Buying Process in Tenerife
Buying Process in Tenerife
So, you want to buy your dream home here in Tenerife; but first you need to know what to expect. Here we give you a simple explanation of the process and costs of buying a property. If you need further advice or have any questions please use the link HERE. Please note that, unlike some other agents, we will help and support you through the process outlined below at no extra cost.
Unlike the U.K. Spain has a notary system for buying and selling property, making a Will or enacting a power of attorney. Notaries are independent legally-qualified officials. This page explains how a property is transferred, with both vendor and purchaser appearing together before the notary for sellers to hand over the keys, and for buyers to hand over the money. Both sign the Escritura (title deeds) and the notary oversees and signs to confirm that the transaction has taken place and is legal.
As part of the procedure, the Notary will verify that the property is legally owned and registered to the vendor, that it is free of all costs and charges, and that it comes with vacant possession. If you are unable to be in Tenerife to sign in person, then you can allocate a representative by specific Power of Attorney to sign on your behalf.
However, please note that Notaries do not confirm the specific legality of the property being transferred and so it is still necessary to undertake a full and independent conveyance beforehand. After completion, the taxes due on the transaction are filed with the tax authorities, the Escritura submitted to the Land Registry, and the costs disbursed. These costs, which include taxes, the cost of the Notary and land registry fees, are paid by the purchaser when the Escritura is signed at Notary. To ensure that you have sufficient funds to complete we advise you to allocate 10% in addition to the agreed purchase price. Any over-allocation will be refunded at the end of the procedure when the final Escritura is returned a few months later.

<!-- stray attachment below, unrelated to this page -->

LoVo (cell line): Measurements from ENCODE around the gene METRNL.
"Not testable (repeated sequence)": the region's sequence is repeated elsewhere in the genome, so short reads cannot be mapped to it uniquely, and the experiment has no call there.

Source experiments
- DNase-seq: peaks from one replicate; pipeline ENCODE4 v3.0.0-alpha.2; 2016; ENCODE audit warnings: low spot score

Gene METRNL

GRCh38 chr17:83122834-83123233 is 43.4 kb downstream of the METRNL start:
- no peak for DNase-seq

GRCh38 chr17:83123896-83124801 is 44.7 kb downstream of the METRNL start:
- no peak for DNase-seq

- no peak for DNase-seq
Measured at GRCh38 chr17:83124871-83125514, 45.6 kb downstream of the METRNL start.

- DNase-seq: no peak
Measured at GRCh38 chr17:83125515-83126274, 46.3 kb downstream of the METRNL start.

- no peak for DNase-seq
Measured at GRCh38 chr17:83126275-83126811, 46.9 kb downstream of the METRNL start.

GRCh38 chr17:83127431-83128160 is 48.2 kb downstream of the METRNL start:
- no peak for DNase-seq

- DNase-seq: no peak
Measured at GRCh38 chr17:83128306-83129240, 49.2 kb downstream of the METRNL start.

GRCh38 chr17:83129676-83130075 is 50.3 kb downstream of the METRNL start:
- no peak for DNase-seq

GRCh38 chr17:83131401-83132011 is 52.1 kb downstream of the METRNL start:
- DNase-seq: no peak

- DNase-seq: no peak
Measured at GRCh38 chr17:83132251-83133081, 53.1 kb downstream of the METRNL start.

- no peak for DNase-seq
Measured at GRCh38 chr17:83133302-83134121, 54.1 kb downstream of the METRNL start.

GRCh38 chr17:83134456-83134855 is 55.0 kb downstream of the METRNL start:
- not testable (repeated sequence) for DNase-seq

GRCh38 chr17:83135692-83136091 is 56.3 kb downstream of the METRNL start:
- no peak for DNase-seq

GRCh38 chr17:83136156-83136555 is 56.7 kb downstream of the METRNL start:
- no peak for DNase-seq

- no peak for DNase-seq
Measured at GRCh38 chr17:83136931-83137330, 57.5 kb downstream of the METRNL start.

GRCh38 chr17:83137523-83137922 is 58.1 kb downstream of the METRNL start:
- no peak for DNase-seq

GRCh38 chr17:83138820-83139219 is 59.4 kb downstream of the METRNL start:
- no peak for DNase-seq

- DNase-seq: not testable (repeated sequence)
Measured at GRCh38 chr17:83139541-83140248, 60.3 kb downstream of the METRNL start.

Tax: You will pay 6.5% for resale properties or 7% on new properties.
Notary Fee: This will vary depending on the value of the property, and should be between 500 and 1000 Euros.
Land Registry: Your new property must be registered in the municipal land registry and the fee should be around half of the Notary fees.
Don’t forget that, in addition to these expenses, you will have ongoing costs to maintain your property legally. These include utilities bills, annual local and national taxes, and community fees if the property is part of a complex.
You should allow for:Water: This is usually paid directly to the water company and is charged according to metered usage.
Electricity: This is normally paid directly to the Electricity Company and is also charged according to metered usage.Rubbish: This is usually paid directly to the municipal authority and is charged annually or half-yearly depending on municipality.
Rates: These are payable annually, usually in May/June. The rate depends on the size, location and age of your property, and is currently calculated at around 0.45% of the rateable value.
Community Charge: This is a maintenance charge payable by owners of properties which are part of complexes. The amount you pay will depend on the various facilities and features of the complex, e.g. lifts, swimming pools, gardens, security, lighting, etc. It is advisable that you factor this cost into your regular outgoing payments for upkeep of your property.
Income Tax: Residents and non-residents owning property or investments in Spain are obliged to file annual tax returns. The basic income tax rate is 19% for 2016. Income tax is applicable to declared and notional rental income. This notional rental income is assessed on non-residents even if they do not let out their properties; it is based on an assumption of a certain level of undeclared rental income deemed to be 1.1% of the property value defined as the highest of the price declared on the Escritura.